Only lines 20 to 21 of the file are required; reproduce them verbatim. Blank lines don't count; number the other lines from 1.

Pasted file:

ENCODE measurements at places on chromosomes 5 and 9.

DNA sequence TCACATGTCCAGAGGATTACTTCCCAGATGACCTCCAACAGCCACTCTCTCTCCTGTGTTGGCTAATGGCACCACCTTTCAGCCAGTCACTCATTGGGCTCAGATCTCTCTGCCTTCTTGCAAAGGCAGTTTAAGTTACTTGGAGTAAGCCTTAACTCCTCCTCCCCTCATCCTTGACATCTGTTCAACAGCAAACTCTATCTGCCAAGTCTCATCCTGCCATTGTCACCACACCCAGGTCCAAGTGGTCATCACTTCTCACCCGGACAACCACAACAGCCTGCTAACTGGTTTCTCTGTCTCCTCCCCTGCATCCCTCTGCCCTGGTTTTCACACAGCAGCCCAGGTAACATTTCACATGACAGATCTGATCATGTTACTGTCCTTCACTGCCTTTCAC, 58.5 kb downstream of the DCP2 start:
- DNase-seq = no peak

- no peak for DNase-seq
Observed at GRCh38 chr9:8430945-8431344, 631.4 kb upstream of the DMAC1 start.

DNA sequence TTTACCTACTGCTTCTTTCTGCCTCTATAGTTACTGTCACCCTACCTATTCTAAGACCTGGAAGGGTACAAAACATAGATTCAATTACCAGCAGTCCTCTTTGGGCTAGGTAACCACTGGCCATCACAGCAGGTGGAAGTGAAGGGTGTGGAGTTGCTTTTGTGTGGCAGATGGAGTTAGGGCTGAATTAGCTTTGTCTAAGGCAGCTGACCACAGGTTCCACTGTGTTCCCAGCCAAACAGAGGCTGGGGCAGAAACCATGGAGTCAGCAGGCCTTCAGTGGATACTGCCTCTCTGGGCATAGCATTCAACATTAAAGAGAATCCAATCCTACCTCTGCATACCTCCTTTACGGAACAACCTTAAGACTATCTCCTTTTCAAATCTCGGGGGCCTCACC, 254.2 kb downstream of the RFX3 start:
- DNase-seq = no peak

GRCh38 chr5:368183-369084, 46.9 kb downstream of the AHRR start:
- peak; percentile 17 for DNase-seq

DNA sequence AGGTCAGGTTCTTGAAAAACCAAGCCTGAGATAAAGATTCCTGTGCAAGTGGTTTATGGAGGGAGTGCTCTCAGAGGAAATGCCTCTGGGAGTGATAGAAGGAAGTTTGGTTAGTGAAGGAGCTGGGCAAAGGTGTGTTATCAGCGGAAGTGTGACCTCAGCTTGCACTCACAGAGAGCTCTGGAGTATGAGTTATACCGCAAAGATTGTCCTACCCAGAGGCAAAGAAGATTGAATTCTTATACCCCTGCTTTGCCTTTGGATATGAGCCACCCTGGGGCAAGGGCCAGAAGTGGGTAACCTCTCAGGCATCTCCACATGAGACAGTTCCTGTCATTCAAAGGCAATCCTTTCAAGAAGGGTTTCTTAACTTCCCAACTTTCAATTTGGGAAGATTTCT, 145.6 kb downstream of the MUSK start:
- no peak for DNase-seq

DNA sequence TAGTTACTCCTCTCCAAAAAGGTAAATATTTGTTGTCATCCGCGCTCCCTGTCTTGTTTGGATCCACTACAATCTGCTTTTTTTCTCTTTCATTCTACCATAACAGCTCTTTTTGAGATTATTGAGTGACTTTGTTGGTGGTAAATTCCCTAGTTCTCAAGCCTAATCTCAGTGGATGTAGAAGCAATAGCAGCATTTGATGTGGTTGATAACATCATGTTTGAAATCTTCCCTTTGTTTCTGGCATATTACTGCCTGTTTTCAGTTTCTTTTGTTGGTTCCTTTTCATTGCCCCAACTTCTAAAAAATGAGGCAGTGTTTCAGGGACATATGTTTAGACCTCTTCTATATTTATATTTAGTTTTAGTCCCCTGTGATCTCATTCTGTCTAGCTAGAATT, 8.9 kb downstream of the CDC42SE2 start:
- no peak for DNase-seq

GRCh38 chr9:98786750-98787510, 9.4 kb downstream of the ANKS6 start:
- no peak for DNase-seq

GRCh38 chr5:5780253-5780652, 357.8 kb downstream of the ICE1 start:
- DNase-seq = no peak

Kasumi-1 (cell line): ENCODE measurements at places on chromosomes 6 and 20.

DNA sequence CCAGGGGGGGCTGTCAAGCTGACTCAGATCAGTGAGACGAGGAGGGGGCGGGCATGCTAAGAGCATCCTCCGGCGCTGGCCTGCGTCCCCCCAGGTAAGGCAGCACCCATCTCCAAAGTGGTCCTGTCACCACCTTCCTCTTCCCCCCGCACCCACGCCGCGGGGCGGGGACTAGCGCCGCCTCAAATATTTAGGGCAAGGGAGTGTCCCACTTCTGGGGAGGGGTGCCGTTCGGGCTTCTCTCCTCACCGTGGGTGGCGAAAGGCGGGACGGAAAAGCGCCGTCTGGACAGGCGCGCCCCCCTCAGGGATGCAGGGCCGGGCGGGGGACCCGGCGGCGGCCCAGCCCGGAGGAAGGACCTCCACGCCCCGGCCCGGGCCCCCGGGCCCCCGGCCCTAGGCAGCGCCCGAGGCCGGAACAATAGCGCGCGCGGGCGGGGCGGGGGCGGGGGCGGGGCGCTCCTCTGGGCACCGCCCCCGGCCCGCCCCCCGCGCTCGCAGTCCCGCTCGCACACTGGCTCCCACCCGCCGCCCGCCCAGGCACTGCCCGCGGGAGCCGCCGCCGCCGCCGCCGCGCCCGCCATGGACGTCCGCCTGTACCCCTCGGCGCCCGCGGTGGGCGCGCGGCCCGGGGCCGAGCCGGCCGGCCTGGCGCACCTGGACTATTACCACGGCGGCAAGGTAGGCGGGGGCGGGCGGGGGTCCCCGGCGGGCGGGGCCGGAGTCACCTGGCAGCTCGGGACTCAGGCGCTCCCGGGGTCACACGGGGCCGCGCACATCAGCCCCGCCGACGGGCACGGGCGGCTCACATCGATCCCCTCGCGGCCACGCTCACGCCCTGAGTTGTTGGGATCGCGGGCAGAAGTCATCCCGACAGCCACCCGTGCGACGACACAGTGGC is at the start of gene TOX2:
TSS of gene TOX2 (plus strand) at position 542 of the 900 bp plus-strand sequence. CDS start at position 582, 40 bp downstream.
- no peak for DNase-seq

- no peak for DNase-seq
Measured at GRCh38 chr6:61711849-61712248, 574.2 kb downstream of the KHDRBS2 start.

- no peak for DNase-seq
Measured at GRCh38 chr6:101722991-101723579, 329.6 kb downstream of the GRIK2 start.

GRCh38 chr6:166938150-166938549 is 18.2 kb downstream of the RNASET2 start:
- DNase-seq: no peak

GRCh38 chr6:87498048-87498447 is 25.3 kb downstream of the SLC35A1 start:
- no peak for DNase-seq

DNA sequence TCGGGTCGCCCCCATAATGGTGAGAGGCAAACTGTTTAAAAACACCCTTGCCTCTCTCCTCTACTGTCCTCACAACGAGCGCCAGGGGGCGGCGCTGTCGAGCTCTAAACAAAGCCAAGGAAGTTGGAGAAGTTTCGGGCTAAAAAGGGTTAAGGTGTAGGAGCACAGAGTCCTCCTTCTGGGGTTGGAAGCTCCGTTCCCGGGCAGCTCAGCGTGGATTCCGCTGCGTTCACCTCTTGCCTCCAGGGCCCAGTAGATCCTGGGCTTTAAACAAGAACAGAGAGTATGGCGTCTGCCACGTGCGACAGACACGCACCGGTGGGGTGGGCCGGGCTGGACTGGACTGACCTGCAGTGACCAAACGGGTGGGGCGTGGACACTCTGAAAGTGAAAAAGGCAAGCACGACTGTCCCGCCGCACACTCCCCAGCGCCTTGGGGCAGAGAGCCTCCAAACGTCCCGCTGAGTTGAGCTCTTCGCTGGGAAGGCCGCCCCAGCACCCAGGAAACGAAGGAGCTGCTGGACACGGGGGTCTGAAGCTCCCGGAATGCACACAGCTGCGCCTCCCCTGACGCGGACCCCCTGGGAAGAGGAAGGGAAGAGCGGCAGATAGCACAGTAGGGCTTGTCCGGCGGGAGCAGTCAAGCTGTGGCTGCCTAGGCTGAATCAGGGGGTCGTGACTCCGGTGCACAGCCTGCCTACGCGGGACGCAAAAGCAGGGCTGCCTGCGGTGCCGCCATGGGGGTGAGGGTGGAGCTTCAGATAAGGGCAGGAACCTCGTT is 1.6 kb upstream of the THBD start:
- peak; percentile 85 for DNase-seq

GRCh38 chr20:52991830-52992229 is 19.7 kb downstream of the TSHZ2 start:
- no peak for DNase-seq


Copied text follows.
TSS of gene TOX2 (plus strand) at position 542 of the 900 bp plus-strand sequence. CDS start at position 582, 40 bp downstream.
- no peak for DNase-seq